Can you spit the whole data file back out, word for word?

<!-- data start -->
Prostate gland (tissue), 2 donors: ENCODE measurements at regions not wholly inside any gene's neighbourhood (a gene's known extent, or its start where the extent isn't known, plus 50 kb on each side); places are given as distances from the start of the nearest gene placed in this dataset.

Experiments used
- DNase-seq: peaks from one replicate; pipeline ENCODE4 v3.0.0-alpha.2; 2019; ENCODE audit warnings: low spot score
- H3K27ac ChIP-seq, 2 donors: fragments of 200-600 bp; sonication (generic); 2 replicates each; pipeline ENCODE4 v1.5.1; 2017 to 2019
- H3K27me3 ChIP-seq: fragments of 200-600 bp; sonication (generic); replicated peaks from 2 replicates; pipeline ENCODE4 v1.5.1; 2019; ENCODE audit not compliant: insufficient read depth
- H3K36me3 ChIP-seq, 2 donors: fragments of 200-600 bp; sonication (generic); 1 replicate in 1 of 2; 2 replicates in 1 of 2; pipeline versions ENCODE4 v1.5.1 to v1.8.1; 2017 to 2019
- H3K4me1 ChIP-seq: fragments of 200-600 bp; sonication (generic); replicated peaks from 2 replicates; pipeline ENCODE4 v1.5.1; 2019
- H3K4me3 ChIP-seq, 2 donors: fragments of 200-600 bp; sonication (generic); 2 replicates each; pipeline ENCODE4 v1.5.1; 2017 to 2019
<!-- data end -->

Prostate gland (tissue), 2 donors: ENCODE measurements at regions not wholly inside any gene's neighbourhood (a gene's known extent, or its start where the extent isn't known, plus 50 kb on each side); places are given as distances from the start of the nearest gene placed in this dataset.

Experiments used
- DNase-seq: peaks from one replicate; pipeline ENCODE4 v3.0.0-alpha.2; 2019; ENCODE audit warnings: low spot score
- H3K27ac ChIP-seq, 2 donors: fragments of 200-600 bp; sonication (generic); 2 replicates each; pipeline ENCODE4 v1.5.1; 2017 to 2019
- H3K27me3 ChIP-seq: fragments of 200-600 bp; sonication (generic); replicated peaks from 2 replicates; pipeline ENCODE4 v1.5.1; 2019; ENCODE audit not compliant: insufficient read depth
- H3K36me3 ChIP-seq, 2 donors: fragments of 200-600 bp; sonication (generic); 1 replicate in 1 of 2; 2 replicates in 1 of 2; pipeline versions ENCODE4 v1.5.1 to v1.8.1; 2017 to 2019
- H3K4me1 ChIP-seq: fragments of 200-600 bp; sonication (generic); replicated peaks from 2 replicates; pipeline ENCODE4 v1.5.1; 2019
- H3K4me3 ChIP-seq, 2 donors: fragments of 200-600 bp; sonication (generic); 2 replicates each; pipeline ENCODE4 v1.5.1; 2017 to 2019